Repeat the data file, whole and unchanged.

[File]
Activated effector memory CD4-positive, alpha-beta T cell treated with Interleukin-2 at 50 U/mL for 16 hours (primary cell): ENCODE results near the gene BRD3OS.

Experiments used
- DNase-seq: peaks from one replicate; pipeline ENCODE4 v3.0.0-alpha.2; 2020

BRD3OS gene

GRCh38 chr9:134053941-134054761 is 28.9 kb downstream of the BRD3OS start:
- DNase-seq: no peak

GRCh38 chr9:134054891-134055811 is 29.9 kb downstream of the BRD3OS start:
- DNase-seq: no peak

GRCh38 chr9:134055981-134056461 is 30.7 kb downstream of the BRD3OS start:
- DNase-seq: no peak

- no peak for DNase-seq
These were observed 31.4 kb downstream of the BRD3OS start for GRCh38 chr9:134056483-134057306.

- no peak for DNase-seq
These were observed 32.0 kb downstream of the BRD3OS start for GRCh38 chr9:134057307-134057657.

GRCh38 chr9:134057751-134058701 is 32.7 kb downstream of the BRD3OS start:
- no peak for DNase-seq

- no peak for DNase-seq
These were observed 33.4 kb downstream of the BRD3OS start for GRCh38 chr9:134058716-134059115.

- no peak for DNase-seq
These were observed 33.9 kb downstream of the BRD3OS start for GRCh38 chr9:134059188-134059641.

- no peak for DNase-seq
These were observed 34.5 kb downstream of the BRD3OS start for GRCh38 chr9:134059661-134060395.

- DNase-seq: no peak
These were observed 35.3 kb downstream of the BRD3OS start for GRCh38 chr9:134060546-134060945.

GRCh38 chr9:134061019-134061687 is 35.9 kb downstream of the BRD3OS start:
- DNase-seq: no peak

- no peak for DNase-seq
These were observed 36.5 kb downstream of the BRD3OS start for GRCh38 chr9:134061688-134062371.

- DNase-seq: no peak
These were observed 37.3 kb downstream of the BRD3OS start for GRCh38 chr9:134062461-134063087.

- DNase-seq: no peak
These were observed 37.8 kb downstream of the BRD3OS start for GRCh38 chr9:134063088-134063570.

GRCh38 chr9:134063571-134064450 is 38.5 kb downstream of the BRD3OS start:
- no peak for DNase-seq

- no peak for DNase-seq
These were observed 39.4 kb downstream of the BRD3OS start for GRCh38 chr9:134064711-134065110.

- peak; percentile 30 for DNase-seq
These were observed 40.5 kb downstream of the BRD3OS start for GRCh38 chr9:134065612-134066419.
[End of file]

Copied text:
Activated effector memory CD4-positive, alpha-beta T cell treated with Interleukin-2 at 50 U/mL for 16 hours (primary cell): ENCODE results near the gene BRD3OS.

Experiments used
- DNase-seq: peaks from one replicate; pipeline ENCODE4 v3.0.0-alpha.2; 2020

BRD3OS gene

GRCh38 chr9:134053941-134054761 is 28.9 kb downstream of the BRD3OS start:
- DNase-seq: no peak

GRCh38 chr9:134054891-134055811 is 29.9 kb downstream of the BRD3OS start:
- DNase-seq: no peak

GRCh38 chr9:134055981-134056461 is 30.7 kb downstream of the BRD3OS start:
- DNase-seq: no peak

- no peak for DNase-seq
These were observed 31.4 kb downstream of the BRD3OS start for GRCh38 chr9:134056483-134057306.

- no peak for DNase-seq
These were observed 32.0 kb downstream of the BRD3OS start for GRCh38 chr9:134057307-134057657.

GRCh38 chr9:134057751-134058701 is 32.7 kb downstream of the BRD3OS start:
- no peak for DNase-seq

- no peak for DNase-seq
These were observed 33.4 kb downstream of the BRD3OS start for GRCh38 chr9:134058716-134059115.

- no peak for DNase-seq
These were observed 33.9 kb downstream of the BRD3OS start for GRCh38 chr9:134059188-134059641.

- no peak for DNase-seq
These were observed 34.5 kb downstream of the BRD3OS start for GRCh38 chr9:134059661-134060395.

- DNase-seq: no peak
These were observed 35.3 kb downstream of the BRD3OS start for GRCh38 chr9:134060546-134060945.

GRCh38 chr9:134061019-134061687 is 35.9 kb downstream of the BRD3OS start:
- DNase-seq: no peak

- no peak for DNase-seq
These were observed 36.5 kb downstream of the BRD3OS start for GRCh38 chr9:134061688-134062371.

- DNase-seq: no peak
These were observed 37.3 kb downstream of the BRD3OS start for GRCh38 chr9:134062461-134063087.

- DNase-seq: no peak
These were observed 37.8 kb downstream of the BRD3OS start for GRCh38 chr9:134063088-134063570.

GRCh38 chr9:134063571-134064450 is 38.5 kb downstream of the BRD3OS start:
- no peak for DNase-seq

- no peak for DNase-seq
These were observed 39.4 kb downstream of the BRD3OS start for GRCh38 chr9:134064711-134065110.

- peak; percentile 30 for DNase-seq
These were observed 40.5 kb downstream of the BRD3OS start for GRCh38 chr9:134065612-134066419.